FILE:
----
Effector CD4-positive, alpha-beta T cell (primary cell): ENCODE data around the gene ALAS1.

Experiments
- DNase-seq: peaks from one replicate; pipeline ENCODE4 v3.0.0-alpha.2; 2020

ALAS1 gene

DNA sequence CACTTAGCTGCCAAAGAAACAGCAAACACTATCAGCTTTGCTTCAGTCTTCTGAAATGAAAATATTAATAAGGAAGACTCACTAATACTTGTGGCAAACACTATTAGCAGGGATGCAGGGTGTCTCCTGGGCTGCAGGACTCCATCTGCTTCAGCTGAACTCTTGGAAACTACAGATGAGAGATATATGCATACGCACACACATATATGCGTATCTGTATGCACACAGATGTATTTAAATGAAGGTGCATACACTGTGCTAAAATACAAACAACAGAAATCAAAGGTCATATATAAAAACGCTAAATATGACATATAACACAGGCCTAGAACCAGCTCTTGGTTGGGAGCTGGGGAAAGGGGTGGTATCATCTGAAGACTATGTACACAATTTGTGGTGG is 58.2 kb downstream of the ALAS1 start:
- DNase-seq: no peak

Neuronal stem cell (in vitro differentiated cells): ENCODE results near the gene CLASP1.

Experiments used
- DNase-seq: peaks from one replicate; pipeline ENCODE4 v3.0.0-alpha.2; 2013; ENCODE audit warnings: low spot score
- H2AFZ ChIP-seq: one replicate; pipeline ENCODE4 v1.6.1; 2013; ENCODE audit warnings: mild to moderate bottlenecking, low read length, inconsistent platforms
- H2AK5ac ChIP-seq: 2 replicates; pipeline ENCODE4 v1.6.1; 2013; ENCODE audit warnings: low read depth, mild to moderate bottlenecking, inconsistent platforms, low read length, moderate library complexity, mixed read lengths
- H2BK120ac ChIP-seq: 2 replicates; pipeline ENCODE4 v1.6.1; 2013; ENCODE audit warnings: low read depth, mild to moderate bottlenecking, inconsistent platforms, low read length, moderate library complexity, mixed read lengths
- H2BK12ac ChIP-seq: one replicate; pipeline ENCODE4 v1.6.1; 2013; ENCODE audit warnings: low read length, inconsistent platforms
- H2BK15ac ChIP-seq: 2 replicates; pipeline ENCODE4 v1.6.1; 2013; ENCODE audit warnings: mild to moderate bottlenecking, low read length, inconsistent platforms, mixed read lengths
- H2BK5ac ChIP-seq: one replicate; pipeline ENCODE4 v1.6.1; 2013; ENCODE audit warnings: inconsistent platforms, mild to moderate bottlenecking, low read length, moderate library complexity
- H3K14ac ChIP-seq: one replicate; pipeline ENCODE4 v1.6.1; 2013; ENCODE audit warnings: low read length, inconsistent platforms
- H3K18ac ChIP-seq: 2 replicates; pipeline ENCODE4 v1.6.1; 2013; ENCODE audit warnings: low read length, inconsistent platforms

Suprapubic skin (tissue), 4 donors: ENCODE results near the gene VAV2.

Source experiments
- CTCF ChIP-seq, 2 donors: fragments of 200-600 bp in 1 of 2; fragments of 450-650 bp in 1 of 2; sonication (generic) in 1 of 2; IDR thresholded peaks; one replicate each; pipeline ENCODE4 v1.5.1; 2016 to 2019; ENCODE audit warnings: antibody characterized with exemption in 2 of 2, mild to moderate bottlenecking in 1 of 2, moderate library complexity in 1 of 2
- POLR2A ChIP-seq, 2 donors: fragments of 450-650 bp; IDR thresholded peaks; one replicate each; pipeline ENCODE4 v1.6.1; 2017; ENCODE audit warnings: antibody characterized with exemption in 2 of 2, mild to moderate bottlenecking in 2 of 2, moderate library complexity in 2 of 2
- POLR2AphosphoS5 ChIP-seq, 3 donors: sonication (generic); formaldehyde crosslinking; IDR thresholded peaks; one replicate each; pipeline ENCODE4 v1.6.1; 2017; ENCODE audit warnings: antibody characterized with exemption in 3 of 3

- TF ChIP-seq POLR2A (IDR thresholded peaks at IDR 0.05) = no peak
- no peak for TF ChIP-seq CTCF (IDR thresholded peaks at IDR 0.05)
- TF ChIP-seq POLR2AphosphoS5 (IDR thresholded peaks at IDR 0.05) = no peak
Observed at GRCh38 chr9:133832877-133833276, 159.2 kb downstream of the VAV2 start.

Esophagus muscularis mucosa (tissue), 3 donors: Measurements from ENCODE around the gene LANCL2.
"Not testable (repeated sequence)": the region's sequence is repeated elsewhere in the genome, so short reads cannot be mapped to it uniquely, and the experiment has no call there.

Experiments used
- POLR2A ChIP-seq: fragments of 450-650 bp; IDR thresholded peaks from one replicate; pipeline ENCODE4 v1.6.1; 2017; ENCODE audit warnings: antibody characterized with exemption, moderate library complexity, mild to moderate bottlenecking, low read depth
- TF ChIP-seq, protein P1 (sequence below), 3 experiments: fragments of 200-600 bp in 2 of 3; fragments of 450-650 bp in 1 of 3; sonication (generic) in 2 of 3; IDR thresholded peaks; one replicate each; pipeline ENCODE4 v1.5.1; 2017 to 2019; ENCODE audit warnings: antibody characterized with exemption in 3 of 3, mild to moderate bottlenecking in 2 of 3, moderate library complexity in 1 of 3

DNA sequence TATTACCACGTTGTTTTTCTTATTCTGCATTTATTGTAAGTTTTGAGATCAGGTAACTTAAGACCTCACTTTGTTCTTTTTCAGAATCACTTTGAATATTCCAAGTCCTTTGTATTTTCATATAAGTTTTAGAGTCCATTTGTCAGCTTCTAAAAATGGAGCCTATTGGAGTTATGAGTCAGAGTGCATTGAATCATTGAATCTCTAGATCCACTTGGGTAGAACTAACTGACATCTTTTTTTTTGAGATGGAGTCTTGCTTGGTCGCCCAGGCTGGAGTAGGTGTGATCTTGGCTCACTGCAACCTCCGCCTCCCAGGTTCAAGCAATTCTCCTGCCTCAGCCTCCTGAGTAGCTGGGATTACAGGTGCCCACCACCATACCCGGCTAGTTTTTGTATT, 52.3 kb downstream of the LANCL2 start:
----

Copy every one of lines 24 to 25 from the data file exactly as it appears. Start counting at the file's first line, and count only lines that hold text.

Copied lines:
- no peak for TF ChIP-seq CTCF (IDR thresholded peaks at IDR 0.05)
- TF ChIP-seq POLR2AphosphoS5 (IDR thresholded peaks at IDR 0.05) = no peak